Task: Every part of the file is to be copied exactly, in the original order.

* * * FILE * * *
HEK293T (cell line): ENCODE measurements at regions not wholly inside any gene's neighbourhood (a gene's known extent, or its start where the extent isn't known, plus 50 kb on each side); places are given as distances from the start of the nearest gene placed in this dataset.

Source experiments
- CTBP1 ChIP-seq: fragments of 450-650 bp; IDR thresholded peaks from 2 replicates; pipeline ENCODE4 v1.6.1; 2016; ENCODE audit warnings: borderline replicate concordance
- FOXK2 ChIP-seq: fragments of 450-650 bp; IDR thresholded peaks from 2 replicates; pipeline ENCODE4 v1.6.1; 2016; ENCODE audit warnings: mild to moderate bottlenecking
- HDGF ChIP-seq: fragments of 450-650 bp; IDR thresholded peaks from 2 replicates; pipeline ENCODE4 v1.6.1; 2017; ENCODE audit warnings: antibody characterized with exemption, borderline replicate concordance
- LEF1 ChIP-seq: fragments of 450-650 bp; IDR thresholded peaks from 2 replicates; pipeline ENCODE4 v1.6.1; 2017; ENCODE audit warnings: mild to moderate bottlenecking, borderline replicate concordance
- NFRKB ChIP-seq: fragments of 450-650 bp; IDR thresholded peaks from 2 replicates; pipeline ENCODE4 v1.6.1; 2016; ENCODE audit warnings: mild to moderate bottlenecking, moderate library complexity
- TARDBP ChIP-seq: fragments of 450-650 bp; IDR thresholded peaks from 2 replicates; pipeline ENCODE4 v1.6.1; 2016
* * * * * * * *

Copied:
HEK293T (cell line): ENCODE measurements at regions not wholly inside any gene's neighbourhood (a gene's known extent, or its start where the extent isn't known, plus 50 kb on each side); places are given as distances from the start of the nearest gene placed in this dataset.

Source experiments
- CTBP1 ChIP-seq: fragments of 450-650 bp; IDR thresholded peaks from 2 replicates; pipeline ENCODE4 v1.6.1; 2016; ENCODE audit warnings: borderline replicate concordance
- FOXK2 ChIP-seq: fragments of 450-650 bp; IDR thresholded peaks from 2 replicates; pipeline ENCODE4 v1.6.1; 2016; ENCODE audit warnings: mild to moderate bottlenecking
- HDGF ChIP-seq: fragments of 450-650 bp; IDR thresholded peaks from 2 replicates; pipeline ENCODE4 v1.6.1; 2017; ENCODE audit warnings: antibody characterized with exemption, borderline replicate concordance
- LEF1 ChIP-seq: fragments of 450-650 bp; IDR thresholded peaks from 2 replicates; pipeline ENCODE4 v1.6.1; 2017; ENCODE audit warnings: mild to moderate bottlenecking, borderline replicate concordance
- NFRKB ChIP-seq: fragments of 450-650 bp; IDR thresholded peaks from 2 replicates; pipeline ENCODE4 v1.6.1; 2016; ENCODE audit warnings: mild to moderate bottlenecking, moderate library complexity
- TARDBP ChIP-seq: fragments of 450-650 bp; IDR thresholded peaks from 2 replicates; pipeline ENCODE4 v1.6.1; 2016